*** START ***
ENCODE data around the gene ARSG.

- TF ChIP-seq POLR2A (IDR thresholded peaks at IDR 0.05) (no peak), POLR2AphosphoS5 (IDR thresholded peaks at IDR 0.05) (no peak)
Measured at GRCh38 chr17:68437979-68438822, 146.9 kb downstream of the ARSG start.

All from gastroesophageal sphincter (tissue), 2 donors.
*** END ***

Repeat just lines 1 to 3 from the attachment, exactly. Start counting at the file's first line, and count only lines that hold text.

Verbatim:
ENCODE data around the gene ARSG.

- TF ChIP-seq POLR2A (IDR thresholded peaks at IDR 0.05) (no peak), POLR2AphosphoS5 (IDR thresholded peaks at IDR 0.05) (no peak)
Measured at GRCh38 chr17:68437979-68438822, 146.9 kb downstream of the ARSG start.